Assume I have ip blocks for China, Russia, North Korea etc. How would I configure pf to allow those IP addresses to only access ports 80 and 443, and be denied access to other ports?

I have an instance of OS X Server 2.1.1 (aka Mountain Lion) running in a data center with a static ip address exposed to the internet. So there is no hardware firewalls etc to protect the server against malicious users.

Looking through the logs, I noticed numerous failed attempts from countries like China, Russia to services necessary for me to remotely manage the server. Further, I noticed that ports were unnecessarily open to the internet.

Since OS X 10.6 Snow Leopard Server, I used the Server Admin to manage the firewall (ipfw). This has been removed in OS X Server 2.1.1 (Mountain Lion). And to make matters more interesting, the Apple documentation states that ipfw is deprecated and to use pf instead. Having read the man page, I'm a tad lost how to configure pf.

Googling "pf firewall tutorial" reveals tutorials aimed for NetBSD, FreeBSD and OpenBSD. Further filtering on "OS X" in that query reveals tutorials for "OS X", but it seems the authors assume some prior knowledge.


You should:

  1. understand pf basics - here is many guides on the Internet, you can safely read any Open/Free BSD guide. You must understand a few basic things:

    • with PF, last rule wins (opposite of IPFW's "first rule wins")
    • logging is in the pflog device if the 'tcpdump' format
    • check the pfctl command using man pfctl
    • also check man pf.conf
    • you can create many simple text files that contains IP addresses (called tables) and using them in the filtering rules - see the example below.
  2. AFTER this you can use two GUI frontends

PF is not too hard if you have some knowledge about how firewalling works in general.

Fragment of pf.conf for table based filtering:

interface = "en0"
allowed_ports = "{ 80, 443 }"
table <badips> persist
table <noroute> const {,, }
block in on $interface from { <noroute>, <badips> } to any
pass in on $interface inet proto tcp from <badips> to $interface port $allowed_ports

The above example contains:

  • some basic definitions, like your interface name and some ports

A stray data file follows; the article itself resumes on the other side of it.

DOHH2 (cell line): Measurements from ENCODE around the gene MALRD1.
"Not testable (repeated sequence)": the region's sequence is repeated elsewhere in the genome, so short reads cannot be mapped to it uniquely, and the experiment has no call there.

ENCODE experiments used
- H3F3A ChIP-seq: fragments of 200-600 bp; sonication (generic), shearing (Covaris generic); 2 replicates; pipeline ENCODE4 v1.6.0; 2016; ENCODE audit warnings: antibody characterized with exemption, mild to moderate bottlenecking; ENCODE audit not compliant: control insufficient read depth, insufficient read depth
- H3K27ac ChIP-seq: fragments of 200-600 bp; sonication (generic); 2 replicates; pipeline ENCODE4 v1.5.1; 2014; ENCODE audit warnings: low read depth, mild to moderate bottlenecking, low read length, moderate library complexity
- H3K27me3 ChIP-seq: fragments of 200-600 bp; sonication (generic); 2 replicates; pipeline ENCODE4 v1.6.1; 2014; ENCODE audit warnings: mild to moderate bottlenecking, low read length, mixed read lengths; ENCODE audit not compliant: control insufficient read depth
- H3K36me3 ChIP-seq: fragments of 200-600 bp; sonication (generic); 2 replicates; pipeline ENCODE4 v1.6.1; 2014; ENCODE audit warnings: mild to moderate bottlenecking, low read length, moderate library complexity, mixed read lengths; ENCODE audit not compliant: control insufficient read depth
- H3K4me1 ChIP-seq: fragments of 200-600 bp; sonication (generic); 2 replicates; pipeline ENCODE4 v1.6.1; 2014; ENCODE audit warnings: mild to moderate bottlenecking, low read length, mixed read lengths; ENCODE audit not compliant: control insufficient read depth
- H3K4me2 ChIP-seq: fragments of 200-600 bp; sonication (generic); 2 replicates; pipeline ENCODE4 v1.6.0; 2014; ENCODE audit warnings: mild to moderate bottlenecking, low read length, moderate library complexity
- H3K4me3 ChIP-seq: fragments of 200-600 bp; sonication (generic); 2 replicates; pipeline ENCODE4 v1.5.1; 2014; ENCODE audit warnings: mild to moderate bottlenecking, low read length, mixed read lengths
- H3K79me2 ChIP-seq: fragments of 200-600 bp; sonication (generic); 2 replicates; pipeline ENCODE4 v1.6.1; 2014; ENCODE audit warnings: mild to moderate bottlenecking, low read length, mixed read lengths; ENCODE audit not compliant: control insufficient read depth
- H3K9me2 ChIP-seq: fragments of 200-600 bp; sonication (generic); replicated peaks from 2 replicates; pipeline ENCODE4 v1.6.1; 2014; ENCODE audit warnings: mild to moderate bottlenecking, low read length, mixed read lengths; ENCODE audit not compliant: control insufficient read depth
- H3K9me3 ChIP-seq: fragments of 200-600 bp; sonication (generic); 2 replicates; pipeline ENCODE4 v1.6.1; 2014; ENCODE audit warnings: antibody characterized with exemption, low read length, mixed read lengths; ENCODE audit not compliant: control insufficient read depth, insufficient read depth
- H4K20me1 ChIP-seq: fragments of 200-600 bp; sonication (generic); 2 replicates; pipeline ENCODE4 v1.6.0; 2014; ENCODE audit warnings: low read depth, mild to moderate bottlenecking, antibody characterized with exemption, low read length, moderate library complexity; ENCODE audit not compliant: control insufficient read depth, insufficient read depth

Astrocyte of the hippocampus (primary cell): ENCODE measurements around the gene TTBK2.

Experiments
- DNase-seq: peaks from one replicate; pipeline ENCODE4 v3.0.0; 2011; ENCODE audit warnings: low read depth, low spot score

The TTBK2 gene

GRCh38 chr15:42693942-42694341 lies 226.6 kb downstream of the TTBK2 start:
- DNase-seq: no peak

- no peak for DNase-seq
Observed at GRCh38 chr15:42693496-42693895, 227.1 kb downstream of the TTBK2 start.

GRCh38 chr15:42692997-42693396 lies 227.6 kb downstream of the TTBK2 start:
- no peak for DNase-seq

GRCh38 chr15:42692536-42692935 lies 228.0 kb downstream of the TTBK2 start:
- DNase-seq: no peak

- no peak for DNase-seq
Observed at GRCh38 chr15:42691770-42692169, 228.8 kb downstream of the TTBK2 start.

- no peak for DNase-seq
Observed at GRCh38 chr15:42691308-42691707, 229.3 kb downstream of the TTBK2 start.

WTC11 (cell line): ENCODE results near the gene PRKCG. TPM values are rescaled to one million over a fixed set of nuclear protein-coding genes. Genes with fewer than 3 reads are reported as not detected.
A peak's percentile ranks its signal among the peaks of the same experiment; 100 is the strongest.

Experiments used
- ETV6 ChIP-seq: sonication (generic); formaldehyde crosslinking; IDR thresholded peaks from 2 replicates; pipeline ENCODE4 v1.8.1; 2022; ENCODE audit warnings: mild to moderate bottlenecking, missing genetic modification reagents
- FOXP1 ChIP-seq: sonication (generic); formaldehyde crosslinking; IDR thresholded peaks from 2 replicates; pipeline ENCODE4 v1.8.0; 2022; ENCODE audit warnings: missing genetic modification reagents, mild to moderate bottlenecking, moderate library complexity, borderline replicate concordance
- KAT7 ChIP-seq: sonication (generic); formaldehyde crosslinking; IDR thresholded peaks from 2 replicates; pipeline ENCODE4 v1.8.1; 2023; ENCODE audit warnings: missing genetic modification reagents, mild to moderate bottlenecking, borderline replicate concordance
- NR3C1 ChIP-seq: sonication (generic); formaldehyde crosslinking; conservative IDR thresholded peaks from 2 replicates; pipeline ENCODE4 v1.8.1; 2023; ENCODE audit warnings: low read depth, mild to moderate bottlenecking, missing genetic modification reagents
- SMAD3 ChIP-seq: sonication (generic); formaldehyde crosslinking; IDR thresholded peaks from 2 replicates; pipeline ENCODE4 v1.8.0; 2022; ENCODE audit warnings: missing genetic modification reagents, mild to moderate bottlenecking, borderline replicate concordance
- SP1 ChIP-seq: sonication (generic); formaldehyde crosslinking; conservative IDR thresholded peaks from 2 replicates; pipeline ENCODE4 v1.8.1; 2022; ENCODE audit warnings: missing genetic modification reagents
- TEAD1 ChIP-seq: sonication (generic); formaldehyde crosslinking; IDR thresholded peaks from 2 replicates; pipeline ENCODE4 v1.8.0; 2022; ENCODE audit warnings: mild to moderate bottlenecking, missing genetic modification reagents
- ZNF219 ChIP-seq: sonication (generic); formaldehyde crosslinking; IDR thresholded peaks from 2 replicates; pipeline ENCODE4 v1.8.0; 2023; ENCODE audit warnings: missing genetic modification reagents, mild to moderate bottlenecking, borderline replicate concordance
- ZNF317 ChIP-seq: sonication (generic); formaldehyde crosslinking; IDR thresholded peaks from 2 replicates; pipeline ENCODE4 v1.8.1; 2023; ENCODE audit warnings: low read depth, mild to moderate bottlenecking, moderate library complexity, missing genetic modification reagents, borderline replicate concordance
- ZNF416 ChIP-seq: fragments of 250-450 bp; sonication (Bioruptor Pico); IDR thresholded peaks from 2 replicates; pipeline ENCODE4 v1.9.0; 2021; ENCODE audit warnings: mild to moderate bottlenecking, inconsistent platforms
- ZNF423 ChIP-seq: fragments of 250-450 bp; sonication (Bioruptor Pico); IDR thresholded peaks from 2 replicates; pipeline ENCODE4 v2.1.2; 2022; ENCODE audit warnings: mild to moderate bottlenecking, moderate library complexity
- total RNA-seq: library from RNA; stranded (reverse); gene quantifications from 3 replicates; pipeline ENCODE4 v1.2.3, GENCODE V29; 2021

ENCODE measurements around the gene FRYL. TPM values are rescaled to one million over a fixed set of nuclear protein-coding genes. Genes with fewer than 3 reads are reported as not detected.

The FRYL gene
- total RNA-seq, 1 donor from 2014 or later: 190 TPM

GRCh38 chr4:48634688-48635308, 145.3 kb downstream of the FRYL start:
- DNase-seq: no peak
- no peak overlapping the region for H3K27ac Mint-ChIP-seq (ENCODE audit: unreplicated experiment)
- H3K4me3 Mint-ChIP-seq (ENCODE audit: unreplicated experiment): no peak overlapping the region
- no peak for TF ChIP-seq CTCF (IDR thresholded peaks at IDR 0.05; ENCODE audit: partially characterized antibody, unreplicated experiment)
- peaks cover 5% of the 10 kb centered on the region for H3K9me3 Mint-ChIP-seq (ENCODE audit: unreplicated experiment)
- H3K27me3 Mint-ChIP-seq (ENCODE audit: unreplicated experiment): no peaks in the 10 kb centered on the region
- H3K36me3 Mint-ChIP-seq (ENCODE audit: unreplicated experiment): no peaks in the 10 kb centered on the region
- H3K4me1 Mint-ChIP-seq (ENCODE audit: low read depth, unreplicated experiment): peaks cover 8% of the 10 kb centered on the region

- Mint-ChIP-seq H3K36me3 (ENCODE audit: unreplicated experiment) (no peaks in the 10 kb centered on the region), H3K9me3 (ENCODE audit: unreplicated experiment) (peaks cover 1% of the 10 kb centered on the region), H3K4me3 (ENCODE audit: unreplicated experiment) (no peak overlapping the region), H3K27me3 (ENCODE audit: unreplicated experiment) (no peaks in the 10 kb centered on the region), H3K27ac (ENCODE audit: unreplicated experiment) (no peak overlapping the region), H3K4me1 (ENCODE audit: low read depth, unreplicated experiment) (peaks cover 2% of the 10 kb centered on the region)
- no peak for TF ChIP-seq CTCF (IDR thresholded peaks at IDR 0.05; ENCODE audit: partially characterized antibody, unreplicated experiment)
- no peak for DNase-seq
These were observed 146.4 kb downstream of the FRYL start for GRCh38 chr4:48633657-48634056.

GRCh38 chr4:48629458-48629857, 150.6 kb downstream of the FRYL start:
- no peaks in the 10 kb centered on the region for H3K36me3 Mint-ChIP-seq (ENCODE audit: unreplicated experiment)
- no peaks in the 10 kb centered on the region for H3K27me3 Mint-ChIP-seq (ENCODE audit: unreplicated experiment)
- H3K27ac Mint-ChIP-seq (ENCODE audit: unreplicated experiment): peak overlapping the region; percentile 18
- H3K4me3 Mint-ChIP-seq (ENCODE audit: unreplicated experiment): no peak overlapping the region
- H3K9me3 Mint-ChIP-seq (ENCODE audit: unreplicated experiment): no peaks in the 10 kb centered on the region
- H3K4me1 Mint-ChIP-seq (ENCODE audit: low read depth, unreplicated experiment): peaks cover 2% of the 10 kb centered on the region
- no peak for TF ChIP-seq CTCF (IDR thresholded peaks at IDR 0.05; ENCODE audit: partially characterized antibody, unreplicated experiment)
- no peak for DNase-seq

• definition for two tables, noroute for nonroutable addresses (RFC 1918) and the second badips that can contain your Geo IP based IP addresses
  • filtering rule - blocking anything from these tables
  • allowing ports 80 and 443 from badips (last rule wins)

Doesn't serveradmin in 10.8 allow you to load address groups from command line? Like, for example:

$ sudo serveradmin settings < eu.txt


ipfilter:ipAddressGroupsWithRules:_array_id:eu = create
ipfilter:ipAddressGroupsWithRules:_array_id:eu:allowAll = no
ipfilter:ipAddressGroupsWithRules:_array_id:eu:readOnly = no
ipfilter:ipAddressGroupsWithRules:_array_id:eu:name = "eu - Austria, Belgium, Croatia, Cyprus, Czech Republic, Denmark, European Union, Finland, France, Germany, Gibraltar, Greece, Holy See, Ireland, Italy, Luxembourg, Monaco, Netherlands, Norway, Poland, Slovakia, Slovenia, Spain, Sweden, Switzerland, United Kingdom"
ipfilter:ipAddressGroupsWithRules:_array_id:eu:addresses:_array_index:0 = ""
ipfilter:ipAddressGroupsWithRules:_array_id:eu:addresses:_array_index:1 = ""


When serveradmin fails, use /Applications/Server.app/Contents/ServerRoot/usr/sbin/serveradmin.

  • What do the last two lines exactly mean?
    – Lenar Hoyt
    Mar 2 '13 at 22:47
  • The last 2 lines are the IP addresses (network ranges in this case) that the group consists of.
    – Pro Backup
    Mar 3 '13 at 0:02
  • But these look like local IP addresses, not like addresses from europe?
    – Lenar Hoyt
    Mar 4 '13 at 18:15
  • 1
    The IP addresses are just an anonymised example, replace them with your own ranges. For ranges, you might want to look them up at countryipblocks.net/ip_aggregation_beta.php
    – Pro Backup
    Mar 4 '13 at 19:25

Try WaterRoof, it's IPFW with GUI: http://www.hanynet.com/waterroof/

  • IPFW is deprecated, starting with Mountain Lion.
    – bloudraak
    Oct 28 '12 at 8:13

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